Guys and Dolls crowds stage with colorful characters
Dale Gutzman takes on big challenges in a tiny theater to entertain his audiences. Gutzman’s Off the Wall Theatre is now staging Guys and Dolls as a no-compromise Broadway musical despite the cramped venue.
This production is a faithful homage to Frank Loesser’s songs and Abe Burrows’ wonderful adaptation of Damon Runyon’s imaginative stories of New York life during prohibition. Runyon’s quirky stories bristle with brilliant songs and non-stop one-liners in the musical version.
The two Guys and Dolls love stories are far from traditional. Nathan Detroit (Karl Miller), host of the “oldest established permanent floating crap game in New York,” is never quite ready to finalize an engagement of 14 years to Miss Adaleide (Kristin Pagenkopf), headliner of the Hot Box girls. Sky Masterson (Parker Cristan) — a suave, big-time gambler who can have and discard any “doll” he wishes — takes a bet that he cannot romance Sergeant Sarah Brown (Sharon Rise), the devout, naive leader of the Save-a-Soul mission. Life is about to change for all the endearing characters in this Neverland New York.
Gutzman and company celebrate Runyonesque characters in over-the-top comic-book fashion. Supporting players lovingly portray a rogues’ gallery of gamblers and cops, burlesque dancers, a mission band and the local drunk. The cast dresses in a rainbow of primary colors with mugs to match.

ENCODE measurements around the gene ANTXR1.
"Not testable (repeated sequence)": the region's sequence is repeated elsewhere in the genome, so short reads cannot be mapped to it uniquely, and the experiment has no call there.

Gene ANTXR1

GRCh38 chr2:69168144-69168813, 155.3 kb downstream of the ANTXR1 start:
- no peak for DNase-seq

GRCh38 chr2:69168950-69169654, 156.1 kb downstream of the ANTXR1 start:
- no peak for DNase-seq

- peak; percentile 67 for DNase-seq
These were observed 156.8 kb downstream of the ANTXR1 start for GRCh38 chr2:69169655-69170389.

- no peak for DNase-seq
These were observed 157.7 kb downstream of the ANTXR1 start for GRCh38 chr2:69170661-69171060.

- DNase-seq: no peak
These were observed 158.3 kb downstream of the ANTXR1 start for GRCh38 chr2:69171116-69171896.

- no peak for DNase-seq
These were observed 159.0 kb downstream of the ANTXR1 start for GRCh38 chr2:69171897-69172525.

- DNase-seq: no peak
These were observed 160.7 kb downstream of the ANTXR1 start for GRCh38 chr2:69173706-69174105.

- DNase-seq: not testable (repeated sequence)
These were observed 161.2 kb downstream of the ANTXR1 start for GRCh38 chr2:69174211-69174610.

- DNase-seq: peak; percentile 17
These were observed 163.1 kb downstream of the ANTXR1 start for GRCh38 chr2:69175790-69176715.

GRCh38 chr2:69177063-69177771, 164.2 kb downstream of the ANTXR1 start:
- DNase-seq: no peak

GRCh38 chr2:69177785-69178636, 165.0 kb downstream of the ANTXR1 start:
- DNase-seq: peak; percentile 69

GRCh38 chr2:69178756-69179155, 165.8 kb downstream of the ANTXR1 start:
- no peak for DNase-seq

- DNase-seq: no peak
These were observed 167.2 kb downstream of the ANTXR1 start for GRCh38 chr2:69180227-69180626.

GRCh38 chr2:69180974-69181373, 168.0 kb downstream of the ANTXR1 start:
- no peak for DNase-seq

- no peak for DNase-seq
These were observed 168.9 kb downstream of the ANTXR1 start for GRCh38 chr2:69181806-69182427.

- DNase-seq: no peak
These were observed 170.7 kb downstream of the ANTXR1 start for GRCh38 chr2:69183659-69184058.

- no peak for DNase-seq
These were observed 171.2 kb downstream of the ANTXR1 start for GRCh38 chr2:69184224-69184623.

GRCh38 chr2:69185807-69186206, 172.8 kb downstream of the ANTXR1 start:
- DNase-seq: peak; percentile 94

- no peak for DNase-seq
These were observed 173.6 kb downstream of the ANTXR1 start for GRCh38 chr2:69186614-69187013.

Verve and enthusiasm charge the production numbers, danced nearly in the collective lap of the audience. How do you choreograph a musical number with 26 people in a space smaller than my living room? The rollicking Sit Down, You’re Rocking the Boat starts with standing up and sitting down, then exchanging seats, executing leaps and spins, dancing down the runway into the audience and disappearing at the back of the theater, then reappearing from the rear of the stage (thanks to a hallway next door.)
Pagenkopf, as Adaleide, sings with great comic flair, lamenting her “psychosomatic syndrome … just from waiting around for that plain little band of gold … a person can develop a cold.” She and the Hot Box girls draw in the audience with Take Back my Mink.
Karl Miller as Nathan Detroit earns our sympathy despite his faults, as he struggles to balance an edge-of-failure illegal enterprise and an impatient girlfriend expecting to reform him.
Cristan’s Sky Masterson is every bit the cool heroic figure, singing with conviction and style – particularly in Luck be a lady tonight. Sharon Rise, as Sarah Brown – I’ll Know (when my love comes along) and I’ve Never Been in Love Before — can’t match Cristan vocally, and she seemed a little cold, at first. I missed some show of passion for her mission, which could be transferred into passion for Sky.
Gutzman directed. He’s also a larger-than-life scene stealer as Big Jule, a visiting gambler from Chicago.
Would this performance work as well in a conventional theater? Maybe not, but it is where it is. The intimate room, the crowded, casual, hand-crafted feel, and the infectious, close-up enthusiasm of the amateur players make this show a delight to experience.
Seating is nearly as limited as the stage. Tickets are going fast; Dec. 18 and 19 are sold out. Guys and Dolls runs through Dec. 30. Tickets are $28.50 and $24.50, $35 on New Year’s Eve. Click here or call 414-327-3552 to order. Sunday shows begin at 4:30 p.m., all others at 7:30 p.m., except for the 8 p.m. start on New Year’s Eve.